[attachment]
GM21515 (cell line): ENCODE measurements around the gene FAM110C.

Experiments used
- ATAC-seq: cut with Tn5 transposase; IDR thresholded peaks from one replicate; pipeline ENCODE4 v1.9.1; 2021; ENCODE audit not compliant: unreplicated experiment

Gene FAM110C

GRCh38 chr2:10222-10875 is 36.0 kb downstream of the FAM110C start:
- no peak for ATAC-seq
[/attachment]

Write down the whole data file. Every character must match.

GM21515 (cell line): ENCODE measurements around the gene FAM110C.

Experiments used
- ATAC-seq: cut with Tn5 transposase; IDR thresholded peaks from one replicate; pipeline ENCODE4 v1.9.1; 2021; ENCODE audit not compliant: unreplicated experiment

Gene FAM110C

GRCh38 chr2:10222-10875 is 36.0 kb downstream of the FAM110C start:
- no peak for ATAC-seq